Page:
The earlier you find and fix inefficiencies and bugs in a product, the more time and money you save.  In the same way, the earlier you find and fix inefficiencies and bugs in the way you create a product, the more time and money you save.  But you get an extra bonus from improving the way you create a product because it produces not just a one-time boost, it produces a many-time boost!  It’s like compounding interest.  Actually, it’s not just like compounding interest, it IS compounding interest!

How to tell you’re a bad programmer

How to tell you’re a bad programmer:

1. You think you’re an awesome programmer.

2. But no one else has ever told you so.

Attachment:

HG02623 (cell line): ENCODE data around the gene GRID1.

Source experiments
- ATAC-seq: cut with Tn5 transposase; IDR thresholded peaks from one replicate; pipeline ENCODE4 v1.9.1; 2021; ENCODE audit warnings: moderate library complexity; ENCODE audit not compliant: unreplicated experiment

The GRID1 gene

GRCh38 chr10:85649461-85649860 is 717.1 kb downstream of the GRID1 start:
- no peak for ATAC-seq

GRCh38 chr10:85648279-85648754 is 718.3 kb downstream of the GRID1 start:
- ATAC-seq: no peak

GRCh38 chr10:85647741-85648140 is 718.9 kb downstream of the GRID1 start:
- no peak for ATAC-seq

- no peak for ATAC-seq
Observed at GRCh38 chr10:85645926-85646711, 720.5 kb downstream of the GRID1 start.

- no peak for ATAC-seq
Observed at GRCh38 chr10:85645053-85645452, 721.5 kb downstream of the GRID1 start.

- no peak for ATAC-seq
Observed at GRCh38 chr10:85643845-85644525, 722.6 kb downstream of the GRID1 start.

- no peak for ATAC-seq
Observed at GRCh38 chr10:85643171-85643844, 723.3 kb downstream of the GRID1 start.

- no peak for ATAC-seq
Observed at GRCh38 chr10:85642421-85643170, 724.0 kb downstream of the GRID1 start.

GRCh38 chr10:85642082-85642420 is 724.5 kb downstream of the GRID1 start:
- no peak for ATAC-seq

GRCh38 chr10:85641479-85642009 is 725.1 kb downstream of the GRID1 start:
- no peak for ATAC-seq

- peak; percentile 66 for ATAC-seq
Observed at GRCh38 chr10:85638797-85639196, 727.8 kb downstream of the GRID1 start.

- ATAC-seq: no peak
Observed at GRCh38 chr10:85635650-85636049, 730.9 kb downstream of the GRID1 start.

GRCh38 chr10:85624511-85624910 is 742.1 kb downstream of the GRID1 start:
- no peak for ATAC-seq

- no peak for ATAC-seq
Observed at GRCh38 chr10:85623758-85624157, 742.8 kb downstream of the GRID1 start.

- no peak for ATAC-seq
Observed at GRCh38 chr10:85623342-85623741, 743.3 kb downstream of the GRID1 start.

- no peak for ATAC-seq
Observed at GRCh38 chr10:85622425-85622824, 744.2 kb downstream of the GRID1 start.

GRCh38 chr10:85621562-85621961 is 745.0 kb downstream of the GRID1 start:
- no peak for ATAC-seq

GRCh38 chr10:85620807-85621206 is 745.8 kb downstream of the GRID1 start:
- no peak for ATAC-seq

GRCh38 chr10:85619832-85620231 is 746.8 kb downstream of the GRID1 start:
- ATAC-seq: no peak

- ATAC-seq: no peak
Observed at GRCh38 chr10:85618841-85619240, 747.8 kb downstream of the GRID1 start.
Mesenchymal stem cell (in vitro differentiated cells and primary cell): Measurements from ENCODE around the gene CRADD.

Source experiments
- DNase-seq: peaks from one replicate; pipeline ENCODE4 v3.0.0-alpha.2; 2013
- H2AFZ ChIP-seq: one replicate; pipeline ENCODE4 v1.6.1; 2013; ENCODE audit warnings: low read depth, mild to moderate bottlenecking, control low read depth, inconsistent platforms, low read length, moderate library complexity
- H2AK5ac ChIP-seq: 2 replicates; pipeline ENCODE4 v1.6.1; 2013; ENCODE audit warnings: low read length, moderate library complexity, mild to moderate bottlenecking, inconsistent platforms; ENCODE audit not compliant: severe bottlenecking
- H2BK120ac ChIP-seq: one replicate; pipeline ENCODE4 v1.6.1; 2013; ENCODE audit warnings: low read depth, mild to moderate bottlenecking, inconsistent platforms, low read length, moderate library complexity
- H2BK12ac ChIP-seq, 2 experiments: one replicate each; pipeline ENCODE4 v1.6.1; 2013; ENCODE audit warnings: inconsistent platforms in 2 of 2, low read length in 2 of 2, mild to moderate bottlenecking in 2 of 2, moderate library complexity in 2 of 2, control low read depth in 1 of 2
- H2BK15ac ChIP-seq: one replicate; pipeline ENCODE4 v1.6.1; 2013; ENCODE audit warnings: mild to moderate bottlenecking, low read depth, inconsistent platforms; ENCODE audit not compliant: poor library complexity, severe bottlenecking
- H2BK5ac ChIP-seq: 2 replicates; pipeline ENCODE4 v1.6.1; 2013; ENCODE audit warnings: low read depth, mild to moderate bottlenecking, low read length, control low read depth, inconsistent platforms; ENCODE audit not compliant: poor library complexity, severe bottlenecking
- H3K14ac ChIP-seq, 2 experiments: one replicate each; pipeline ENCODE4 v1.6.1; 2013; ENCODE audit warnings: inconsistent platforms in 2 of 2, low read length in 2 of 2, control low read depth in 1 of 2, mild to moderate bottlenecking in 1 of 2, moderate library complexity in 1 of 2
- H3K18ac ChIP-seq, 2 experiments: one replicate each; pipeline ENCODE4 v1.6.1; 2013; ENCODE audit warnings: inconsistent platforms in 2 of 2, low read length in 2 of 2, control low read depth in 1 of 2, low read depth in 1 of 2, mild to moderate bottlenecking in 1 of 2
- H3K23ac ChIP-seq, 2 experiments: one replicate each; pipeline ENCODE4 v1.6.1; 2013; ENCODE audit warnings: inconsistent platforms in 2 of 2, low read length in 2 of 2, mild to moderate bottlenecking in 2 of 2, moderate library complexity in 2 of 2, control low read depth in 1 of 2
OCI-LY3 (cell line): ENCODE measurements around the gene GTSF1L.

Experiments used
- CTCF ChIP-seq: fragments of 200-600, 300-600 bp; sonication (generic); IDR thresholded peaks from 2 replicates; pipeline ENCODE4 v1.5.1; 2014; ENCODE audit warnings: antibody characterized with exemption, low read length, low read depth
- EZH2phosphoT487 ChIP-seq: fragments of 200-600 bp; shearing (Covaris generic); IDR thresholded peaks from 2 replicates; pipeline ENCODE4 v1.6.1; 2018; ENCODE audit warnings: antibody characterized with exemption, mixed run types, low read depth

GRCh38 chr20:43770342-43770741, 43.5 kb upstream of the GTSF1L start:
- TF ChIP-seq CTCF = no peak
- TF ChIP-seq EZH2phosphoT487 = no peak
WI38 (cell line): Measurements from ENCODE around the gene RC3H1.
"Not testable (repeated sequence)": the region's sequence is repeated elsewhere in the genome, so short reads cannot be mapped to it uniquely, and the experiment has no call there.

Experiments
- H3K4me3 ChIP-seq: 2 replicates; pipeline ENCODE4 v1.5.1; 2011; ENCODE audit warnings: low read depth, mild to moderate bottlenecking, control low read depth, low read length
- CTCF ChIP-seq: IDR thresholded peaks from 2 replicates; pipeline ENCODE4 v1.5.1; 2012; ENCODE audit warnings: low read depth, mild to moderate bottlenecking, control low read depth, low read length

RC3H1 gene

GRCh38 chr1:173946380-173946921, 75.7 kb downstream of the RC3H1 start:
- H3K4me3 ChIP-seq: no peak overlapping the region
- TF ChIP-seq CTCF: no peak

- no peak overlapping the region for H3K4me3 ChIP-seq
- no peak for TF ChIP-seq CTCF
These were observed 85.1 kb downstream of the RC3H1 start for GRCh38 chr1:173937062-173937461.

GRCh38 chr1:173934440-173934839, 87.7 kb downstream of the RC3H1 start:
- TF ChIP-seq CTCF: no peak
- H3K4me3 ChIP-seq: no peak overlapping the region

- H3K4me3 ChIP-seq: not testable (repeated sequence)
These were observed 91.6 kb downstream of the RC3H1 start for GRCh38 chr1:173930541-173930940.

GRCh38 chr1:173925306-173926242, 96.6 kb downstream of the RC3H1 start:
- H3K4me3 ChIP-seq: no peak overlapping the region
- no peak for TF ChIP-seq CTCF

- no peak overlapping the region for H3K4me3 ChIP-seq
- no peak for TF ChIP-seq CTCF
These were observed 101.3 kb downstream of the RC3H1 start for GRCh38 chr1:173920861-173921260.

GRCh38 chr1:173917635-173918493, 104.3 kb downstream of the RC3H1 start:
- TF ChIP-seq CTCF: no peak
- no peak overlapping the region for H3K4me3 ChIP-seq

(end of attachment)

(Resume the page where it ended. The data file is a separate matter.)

3. You’ve never looked at old code you wrote and thought, “Ewwww! That is horrible code! What was I thinking???”

4. You’ve never looked at someone else’s code and thought, “Dang, whoever wrote this is a freaking genius.”

Note that this also works if you substitute <other profession> for “programmer,” and <output of other profession> for “code.”

If you don’t see growth, it probably ain’t happening.  If you don’t see growth potential, it probably ain’t happening either.

Baby Steps

A few seemingly unrelated thoughts, and then a tie-’em-all-together thought:

1. Rands’ recent post on “Saving Seconds” really resonated with me. I forwarded it to my wife and said, “See, this is how I think!” so that she could better understand why I optimize the shortcuts on our PC, or the way I load the dishwasher, or the other thousand seemingly-OCD-inspired things I do. (Thankfully she understands me very well already!)